King's shower of birthday honours falls upon three UM researchers

During the annual shower of honours around King’s Day, three current or former employees of Maastricht University were awarded a Royal honour. Two of them were named Officers in the Order of Orange-Nassau: Professor Leopold Curfs and Professor Emeritus Henny van Schrojenstein Lantman–de Valk. Petra Schuffelen was named a Knight in the Order of Orange-Nassau.

Leopold Curfs, professor of Intellectual Disabilities and director of the Gouverneur Kremers Centrum, received his award from the mayor of Maastricht, Annemarie Penn-te Strake. He is committed to improving the quality of life of people with intellectual disabilities and their parents. He does this by conducting scientific research into the causes of disabilities and the best modes of treatment and counselling, and providing information about his findings. Under his leadership and initiative, the Rett Centre of Expertise was opened at Maastricht UMC+ in 2011.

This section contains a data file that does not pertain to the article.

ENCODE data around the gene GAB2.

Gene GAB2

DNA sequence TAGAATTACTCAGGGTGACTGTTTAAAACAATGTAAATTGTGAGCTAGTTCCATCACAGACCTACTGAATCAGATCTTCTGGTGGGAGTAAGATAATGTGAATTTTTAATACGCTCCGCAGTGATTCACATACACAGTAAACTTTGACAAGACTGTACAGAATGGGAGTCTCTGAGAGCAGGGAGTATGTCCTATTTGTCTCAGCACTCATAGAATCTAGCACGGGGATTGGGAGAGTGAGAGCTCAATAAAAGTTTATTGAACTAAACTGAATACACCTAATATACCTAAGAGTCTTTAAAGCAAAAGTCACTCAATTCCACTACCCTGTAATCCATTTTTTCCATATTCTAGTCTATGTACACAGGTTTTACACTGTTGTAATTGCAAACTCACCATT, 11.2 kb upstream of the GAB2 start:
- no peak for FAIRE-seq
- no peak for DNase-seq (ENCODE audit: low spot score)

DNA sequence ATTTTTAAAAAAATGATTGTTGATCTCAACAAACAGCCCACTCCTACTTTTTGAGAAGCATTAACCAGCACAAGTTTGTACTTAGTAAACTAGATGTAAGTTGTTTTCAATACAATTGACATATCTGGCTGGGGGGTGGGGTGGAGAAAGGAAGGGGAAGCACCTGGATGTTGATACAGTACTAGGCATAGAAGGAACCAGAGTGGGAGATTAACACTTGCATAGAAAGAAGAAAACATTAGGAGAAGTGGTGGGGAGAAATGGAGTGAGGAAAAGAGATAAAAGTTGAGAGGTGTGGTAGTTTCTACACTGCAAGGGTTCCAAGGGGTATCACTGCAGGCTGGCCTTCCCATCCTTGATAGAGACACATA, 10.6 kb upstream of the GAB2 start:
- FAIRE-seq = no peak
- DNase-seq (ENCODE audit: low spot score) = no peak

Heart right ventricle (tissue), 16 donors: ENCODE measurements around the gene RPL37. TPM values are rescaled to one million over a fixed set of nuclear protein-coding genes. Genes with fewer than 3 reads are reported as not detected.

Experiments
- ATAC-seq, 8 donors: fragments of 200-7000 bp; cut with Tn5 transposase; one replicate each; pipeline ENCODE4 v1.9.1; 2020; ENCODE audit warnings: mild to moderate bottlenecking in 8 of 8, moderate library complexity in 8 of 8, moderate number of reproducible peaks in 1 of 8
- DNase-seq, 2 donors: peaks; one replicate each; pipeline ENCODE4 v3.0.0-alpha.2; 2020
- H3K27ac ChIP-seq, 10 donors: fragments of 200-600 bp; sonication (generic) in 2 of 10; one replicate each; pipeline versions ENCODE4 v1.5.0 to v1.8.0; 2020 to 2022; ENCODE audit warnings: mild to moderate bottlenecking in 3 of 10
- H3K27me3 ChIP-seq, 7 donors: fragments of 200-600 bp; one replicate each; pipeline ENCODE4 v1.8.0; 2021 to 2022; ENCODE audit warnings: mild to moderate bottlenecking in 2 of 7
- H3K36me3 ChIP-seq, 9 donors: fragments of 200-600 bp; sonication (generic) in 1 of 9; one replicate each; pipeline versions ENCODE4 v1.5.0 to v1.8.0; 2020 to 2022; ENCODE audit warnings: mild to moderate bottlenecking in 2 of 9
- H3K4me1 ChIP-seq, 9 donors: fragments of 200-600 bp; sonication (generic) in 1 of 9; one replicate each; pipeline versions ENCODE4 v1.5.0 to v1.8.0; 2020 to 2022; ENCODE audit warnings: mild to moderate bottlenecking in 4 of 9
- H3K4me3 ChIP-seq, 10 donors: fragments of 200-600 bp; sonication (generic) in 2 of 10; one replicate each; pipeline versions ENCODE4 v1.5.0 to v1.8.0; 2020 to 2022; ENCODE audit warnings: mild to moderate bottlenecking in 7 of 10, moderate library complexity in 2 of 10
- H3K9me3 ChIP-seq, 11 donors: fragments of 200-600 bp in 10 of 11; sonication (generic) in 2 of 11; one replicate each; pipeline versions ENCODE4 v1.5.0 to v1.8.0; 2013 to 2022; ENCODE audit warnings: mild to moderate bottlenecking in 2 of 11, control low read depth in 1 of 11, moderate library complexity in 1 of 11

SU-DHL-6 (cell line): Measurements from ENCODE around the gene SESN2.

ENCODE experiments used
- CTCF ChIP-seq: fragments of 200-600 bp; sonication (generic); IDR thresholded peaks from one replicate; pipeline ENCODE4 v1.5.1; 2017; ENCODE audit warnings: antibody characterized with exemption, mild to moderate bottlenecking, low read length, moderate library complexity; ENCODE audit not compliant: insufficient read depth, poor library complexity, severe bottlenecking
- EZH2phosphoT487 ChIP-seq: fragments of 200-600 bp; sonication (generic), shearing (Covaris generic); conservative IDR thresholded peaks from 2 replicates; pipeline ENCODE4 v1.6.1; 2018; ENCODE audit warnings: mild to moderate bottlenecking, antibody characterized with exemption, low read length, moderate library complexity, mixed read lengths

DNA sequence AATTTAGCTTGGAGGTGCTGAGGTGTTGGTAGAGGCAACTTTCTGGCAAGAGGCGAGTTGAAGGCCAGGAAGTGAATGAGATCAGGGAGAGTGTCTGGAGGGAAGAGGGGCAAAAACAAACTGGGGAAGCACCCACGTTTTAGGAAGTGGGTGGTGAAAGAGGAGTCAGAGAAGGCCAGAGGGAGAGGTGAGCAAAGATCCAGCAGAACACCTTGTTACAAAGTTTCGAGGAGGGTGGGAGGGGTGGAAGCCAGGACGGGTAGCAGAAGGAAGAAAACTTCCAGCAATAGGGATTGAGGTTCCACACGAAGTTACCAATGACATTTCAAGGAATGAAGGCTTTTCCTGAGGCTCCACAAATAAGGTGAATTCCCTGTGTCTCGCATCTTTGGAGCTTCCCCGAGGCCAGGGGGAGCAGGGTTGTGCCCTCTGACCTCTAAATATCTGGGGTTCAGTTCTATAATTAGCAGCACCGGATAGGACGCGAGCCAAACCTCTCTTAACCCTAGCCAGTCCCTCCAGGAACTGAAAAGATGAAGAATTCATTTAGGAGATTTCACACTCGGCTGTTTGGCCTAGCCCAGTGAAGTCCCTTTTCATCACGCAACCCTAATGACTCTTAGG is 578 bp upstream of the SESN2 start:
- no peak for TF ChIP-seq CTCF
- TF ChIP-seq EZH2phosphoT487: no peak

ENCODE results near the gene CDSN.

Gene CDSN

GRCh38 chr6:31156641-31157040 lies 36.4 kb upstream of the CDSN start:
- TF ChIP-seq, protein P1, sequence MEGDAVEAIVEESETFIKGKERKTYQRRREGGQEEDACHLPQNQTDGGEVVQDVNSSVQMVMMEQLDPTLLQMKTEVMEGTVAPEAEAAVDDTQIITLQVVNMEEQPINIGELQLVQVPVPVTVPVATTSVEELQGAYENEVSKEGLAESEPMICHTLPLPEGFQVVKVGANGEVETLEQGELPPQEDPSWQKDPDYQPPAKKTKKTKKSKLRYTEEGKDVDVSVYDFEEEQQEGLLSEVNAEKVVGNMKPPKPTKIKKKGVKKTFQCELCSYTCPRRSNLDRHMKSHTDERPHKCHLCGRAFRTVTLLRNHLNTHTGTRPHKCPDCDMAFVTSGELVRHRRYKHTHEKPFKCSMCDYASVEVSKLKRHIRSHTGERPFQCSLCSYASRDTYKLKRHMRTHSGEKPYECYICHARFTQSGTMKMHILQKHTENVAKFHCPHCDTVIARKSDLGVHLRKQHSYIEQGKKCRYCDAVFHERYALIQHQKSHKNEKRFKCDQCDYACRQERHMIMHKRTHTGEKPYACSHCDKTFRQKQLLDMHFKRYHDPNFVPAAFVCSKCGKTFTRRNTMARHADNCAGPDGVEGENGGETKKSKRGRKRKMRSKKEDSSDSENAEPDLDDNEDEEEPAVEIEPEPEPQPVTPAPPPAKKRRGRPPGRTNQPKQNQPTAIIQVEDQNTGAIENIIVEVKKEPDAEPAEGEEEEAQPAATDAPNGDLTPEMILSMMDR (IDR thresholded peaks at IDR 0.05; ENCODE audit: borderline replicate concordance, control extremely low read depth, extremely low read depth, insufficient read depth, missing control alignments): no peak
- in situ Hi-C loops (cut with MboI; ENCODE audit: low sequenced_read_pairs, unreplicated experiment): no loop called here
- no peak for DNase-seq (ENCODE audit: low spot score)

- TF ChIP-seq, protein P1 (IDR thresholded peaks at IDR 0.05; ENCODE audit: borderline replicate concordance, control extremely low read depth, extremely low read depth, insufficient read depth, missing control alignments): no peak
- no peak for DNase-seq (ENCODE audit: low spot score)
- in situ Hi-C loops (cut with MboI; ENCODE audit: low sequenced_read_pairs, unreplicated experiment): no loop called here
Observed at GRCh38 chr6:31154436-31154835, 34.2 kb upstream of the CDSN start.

Henny van Schrojenstein Lantman–de Valk, who recently retired from UM, received her award from Sjraar Cox, the mayor of Sittard-Geleen. She was the first professor of Medicine for People with Intellectual Disabilities and made exceptional efforts to improve health care for people with intellectual disabilities. She has numerous scientific publications to her name and acted as a PhD supervisor multiple times.

Petra Schuffelen is the driving force behind cardio-pulmonary resuscitation (CPR) education. She is committed to establishing CPR training in secondary education and seeks support for that mission through CPR relays. At UM, she is carrying out scientific research to substantiate the importance of scientific CPR education. There are now 150 active CPR instructors in Limburg and thousands of people have followed CPR training. Her initiative has already received a nationwide following.

Threes Jamin-Caberg was honoured as a member of the Order of Orange-Nassau, among other things for her services to medical education at UM and her voluntary work for the parish and for the blind. Since 1977, she has been a simulated patient for medical training at UM. For years she has made it possible for medical students to practice gynaecological examinations, for which she also learned English.

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